Expert’s Opinion: Relevance of blockchain technology in apparel industry

by Apparel Resources

28-October-2019  |  8 mins read

Blockchain-driven retail or manufacturing process is growing at a phenomenal rate. However, it is worth mentioning that the blockchain technology is still at its infancy even as the large and small retailers and manufacturers are starting to involve it in their functioning. Blockchain technology helps in providing the transparency through its decentralised data storage solution across the vast network of supply chains, which the industry lacks otherwise.

Professionals speak about the implications of the incorporation of such a technology in their brand/organisation and how is it helping in the growth.

Mohit Dhanjal, Business Head – Shirting (B2C), Raymond Limited

Blockchain technology can be used for enhancing the Intellectual Property Protection (IPP) covering product designers and brand owners. The goods can be tracked through blockchain technology, their authenticity can be easily verified by brand owners, retailers and consumers, reducing counterfeiting and fraud.

‘Brand Provenance’ also plays a critical role in this technology. We can have ‘Smart Label’ that the consumer can scan to see every step in the production process, from raw material to finished product, complete with time stamps and location maps for every step – even identifying the source of our product. This transparency and engagement can be a unique selling point for consumers who increasingly want to know the source of the products and in some case, the process.

In today’s fast moving age, millennial and customer dynamics are not consuming as much fast fashion as they tend to lean towards the concept of ‘sustainability’. Companies are beginning to take note, in some cases attempting to transform their business models on sustainability; blockchain technology can provide the robust framework of ‘Transparency’ and ‘Traceability’ for these products.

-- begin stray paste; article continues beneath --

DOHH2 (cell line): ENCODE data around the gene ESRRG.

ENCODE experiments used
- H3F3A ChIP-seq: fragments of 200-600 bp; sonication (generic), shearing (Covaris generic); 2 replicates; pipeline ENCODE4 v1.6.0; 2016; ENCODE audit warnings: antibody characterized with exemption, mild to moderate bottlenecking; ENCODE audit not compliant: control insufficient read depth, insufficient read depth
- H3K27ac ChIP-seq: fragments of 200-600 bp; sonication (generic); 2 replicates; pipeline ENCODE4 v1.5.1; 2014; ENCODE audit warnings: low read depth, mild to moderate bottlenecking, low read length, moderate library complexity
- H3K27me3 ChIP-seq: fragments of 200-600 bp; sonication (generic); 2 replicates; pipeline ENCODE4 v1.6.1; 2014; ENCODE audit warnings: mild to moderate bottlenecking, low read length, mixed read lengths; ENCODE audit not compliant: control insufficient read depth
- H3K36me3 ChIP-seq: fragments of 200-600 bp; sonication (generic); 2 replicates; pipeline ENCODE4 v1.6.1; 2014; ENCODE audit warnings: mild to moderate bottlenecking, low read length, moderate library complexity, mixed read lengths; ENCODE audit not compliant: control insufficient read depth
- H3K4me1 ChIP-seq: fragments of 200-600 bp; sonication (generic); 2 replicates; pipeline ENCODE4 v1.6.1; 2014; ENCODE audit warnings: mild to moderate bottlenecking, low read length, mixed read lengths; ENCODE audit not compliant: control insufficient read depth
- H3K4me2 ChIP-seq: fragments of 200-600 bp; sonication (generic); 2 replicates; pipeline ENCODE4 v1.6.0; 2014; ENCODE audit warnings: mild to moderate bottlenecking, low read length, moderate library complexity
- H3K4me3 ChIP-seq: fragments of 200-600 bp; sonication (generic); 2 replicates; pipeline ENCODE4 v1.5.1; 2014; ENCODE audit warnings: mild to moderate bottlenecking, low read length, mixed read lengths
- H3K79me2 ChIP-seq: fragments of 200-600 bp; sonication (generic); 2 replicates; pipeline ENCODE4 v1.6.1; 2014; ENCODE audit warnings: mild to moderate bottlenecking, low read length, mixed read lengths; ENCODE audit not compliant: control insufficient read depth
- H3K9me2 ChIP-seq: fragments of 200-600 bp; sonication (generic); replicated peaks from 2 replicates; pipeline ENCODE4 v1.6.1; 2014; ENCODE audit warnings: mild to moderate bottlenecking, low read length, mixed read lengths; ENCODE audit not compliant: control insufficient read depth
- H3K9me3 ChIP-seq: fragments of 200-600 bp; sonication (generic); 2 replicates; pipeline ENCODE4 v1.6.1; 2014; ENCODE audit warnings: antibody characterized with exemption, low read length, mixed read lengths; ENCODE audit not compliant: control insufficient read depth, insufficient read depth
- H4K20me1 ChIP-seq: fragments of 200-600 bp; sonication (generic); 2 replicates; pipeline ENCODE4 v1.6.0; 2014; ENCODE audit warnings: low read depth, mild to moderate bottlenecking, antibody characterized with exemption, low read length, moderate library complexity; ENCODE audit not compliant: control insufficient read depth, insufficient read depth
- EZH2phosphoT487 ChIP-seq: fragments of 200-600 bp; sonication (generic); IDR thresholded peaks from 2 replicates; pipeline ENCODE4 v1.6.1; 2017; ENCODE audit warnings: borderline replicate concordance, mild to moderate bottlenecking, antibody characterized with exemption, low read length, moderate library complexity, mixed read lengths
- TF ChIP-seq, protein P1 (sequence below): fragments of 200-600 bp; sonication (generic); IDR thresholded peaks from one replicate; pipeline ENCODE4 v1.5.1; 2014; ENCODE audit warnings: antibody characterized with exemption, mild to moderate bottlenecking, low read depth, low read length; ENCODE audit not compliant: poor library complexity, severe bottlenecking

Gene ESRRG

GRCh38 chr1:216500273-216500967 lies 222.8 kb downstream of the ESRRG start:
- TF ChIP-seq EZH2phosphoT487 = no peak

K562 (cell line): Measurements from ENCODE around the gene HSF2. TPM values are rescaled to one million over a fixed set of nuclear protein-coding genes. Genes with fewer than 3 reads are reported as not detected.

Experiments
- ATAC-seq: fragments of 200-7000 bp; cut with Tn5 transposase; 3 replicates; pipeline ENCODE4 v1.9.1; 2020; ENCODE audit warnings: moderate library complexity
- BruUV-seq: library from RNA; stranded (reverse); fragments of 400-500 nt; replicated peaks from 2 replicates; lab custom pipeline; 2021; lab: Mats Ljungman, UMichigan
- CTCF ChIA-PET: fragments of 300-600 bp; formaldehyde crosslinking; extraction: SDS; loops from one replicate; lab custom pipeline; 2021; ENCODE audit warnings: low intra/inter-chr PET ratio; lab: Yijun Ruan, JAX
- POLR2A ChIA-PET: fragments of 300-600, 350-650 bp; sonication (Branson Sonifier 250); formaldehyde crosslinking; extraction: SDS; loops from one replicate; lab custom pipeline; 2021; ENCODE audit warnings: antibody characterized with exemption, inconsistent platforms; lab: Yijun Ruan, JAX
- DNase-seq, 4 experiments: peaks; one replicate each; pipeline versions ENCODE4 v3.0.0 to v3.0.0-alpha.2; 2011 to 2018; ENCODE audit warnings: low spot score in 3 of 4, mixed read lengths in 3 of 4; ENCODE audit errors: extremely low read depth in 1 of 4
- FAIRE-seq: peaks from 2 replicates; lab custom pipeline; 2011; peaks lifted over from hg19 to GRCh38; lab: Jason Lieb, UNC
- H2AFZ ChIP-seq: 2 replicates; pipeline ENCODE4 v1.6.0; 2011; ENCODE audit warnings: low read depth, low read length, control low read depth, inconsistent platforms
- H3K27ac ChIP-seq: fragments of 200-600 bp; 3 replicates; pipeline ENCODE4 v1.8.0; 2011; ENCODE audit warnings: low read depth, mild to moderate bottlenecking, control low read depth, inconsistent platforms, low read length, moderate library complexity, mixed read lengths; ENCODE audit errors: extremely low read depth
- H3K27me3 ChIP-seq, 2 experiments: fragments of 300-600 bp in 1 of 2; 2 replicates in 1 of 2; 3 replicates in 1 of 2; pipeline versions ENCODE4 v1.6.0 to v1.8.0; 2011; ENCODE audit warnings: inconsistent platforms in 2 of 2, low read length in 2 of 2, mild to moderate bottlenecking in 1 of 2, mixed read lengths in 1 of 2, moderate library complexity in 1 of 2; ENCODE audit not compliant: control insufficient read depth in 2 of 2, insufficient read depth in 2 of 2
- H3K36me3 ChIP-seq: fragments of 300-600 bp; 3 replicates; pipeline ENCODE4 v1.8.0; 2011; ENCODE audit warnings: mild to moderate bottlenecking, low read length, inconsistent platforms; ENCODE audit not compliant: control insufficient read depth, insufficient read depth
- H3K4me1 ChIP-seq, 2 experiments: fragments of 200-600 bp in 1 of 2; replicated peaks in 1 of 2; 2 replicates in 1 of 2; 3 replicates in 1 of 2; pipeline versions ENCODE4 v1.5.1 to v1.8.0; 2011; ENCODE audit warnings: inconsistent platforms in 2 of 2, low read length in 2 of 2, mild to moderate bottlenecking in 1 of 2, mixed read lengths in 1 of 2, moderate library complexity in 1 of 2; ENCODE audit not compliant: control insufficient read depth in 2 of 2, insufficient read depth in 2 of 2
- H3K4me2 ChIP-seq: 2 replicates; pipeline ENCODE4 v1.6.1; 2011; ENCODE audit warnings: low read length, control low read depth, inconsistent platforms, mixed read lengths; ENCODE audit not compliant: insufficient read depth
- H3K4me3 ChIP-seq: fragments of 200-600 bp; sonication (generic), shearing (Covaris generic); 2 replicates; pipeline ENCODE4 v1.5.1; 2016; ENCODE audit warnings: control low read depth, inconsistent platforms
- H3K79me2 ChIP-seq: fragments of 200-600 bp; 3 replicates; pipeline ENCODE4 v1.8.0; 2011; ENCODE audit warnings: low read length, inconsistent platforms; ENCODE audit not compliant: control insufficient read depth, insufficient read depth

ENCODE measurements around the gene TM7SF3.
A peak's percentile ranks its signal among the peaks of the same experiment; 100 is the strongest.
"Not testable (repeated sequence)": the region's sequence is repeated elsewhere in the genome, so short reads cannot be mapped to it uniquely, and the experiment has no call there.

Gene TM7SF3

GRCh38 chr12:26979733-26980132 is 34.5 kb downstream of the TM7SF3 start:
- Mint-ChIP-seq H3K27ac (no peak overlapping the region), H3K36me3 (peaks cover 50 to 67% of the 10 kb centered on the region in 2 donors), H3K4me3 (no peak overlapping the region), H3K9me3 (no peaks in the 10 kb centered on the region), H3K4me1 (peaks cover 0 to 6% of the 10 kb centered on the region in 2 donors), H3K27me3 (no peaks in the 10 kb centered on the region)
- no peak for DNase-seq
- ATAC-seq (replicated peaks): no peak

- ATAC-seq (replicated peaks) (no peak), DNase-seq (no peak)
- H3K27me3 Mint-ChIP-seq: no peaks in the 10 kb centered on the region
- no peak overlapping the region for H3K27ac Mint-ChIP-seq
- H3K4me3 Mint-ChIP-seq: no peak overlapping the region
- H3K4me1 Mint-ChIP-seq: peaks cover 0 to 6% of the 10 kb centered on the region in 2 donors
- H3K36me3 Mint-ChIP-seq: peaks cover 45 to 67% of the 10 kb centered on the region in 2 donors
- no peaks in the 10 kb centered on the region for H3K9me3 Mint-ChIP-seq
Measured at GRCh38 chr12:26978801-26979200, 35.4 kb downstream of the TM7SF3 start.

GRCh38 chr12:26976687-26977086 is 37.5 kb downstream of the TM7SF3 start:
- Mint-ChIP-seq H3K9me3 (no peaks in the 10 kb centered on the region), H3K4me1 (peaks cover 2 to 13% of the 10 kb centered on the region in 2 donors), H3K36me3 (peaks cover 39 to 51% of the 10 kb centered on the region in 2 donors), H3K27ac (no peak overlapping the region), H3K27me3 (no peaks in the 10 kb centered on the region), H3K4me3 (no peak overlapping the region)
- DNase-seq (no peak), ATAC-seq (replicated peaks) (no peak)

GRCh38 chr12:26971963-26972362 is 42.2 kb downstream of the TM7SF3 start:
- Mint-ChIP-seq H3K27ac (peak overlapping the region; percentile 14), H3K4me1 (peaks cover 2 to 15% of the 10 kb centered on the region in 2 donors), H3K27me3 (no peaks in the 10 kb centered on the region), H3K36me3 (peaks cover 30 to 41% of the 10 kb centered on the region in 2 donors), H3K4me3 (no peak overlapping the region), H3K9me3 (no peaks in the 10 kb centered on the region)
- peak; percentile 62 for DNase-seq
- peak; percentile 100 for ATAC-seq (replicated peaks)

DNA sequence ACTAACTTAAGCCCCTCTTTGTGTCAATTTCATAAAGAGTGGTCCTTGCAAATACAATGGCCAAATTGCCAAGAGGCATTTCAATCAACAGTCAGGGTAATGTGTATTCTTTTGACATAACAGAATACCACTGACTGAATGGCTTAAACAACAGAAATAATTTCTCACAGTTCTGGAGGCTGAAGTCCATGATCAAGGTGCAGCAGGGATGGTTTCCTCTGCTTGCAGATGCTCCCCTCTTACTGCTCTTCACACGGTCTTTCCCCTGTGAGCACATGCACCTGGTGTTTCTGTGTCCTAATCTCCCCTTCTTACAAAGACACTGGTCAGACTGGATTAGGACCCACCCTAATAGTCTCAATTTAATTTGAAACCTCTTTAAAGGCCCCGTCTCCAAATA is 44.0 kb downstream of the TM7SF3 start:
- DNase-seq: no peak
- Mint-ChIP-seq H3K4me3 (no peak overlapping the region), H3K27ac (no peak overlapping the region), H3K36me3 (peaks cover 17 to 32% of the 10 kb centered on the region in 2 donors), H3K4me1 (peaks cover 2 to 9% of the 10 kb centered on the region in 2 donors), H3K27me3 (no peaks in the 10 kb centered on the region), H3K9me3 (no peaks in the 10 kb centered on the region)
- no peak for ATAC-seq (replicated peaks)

For us, this could be a game changer in fabric business wherein customers can get to know the product journey across various categories like wool (sourced from Merino wool sheep); cotton (world’s finest cotton from Egypt) and linen (100 per cent natural) to state-of-the-art manufacturing facility, Custom Tailoring Hubs where the ensembles get crafted for our customers, giving the brand and the consumer a whole new realm of product experience in the age of technology.

Rajendra Agarwal, Mentor, Donear Industries

Bereft of adapting to technology, brands will fade. Across the value chain, there is a constant need for mitigating errors to prevent any dire lags.

From a manufacturing standpoint, to improve efficiency, it is important to fuse the on-ground technology parameters with smarter ways to analyse data. Blockchain helps track-and-trace goods in real-time which boosts communication and eradicates snags – a comprehensive dashboard that allows everyone to identify defects, delays and process-driven errors.

In the apparel industry, as we are aware, there are many components that need to be assembled for the final garment to be produced. Blockchain helps interlink multiple suppliers on a common dashboard to seamlessly track all milestones and ensures that the forecasted timelines are met.